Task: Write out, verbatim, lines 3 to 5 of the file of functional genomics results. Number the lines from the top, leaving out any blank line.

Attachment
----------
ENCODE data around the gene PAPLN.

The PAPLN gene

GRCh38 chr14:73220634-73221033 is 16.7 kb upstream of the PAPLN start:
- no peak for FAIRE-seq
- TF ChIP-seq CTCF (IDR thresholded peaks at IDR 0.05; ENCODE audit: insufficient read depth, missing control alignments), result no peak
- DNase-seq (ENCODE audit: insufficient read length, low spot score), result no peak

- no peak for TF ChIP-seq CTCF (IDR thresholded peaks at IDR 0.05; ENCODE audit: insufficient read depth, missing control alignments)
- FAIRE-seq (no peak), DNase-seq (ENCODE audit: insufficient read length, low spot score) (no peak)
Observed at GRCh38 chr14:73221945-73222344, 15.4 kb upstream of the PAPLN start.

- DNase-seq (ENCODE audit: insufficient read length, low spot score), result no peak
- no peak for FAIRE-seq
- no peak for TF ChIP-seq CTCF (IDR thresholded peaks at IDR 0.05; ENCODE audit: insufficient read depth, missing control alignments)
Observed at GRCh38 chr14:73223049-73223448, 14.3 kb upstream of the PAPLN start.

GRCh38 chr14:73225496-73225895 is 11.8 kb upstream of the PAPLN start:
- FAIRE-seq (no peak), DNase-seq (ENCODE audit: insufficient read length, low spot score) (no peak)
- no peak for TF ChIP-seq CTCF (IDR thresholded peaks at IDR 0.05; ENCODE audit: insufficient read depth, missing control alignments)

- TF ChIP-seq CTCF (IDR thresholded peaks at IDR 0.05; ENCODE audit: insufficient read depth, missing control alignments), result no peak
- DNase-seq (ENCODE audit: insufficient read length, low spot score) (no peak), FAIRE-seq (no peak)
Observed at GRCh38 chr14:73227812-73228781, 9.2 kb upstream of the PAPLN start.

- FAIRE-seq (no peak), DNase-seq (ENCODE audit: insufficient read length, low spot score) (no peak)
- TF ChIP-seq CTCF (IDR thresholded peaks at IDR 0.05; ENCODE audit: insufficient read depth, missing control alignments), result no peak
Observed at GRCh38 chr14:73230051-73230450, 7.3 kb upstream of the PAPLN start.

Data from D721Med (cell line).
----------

GRCh38 chr14:73220634-73221033 is 16.7 kb upstream of the PAPLN start:
- no peak for FAIRE-seq
- TF ChIP-seq CTCF (IDR thresholded peaks at IDR 0.05; ENCODE audit: insufficient read depth, missing control alignments), result no peak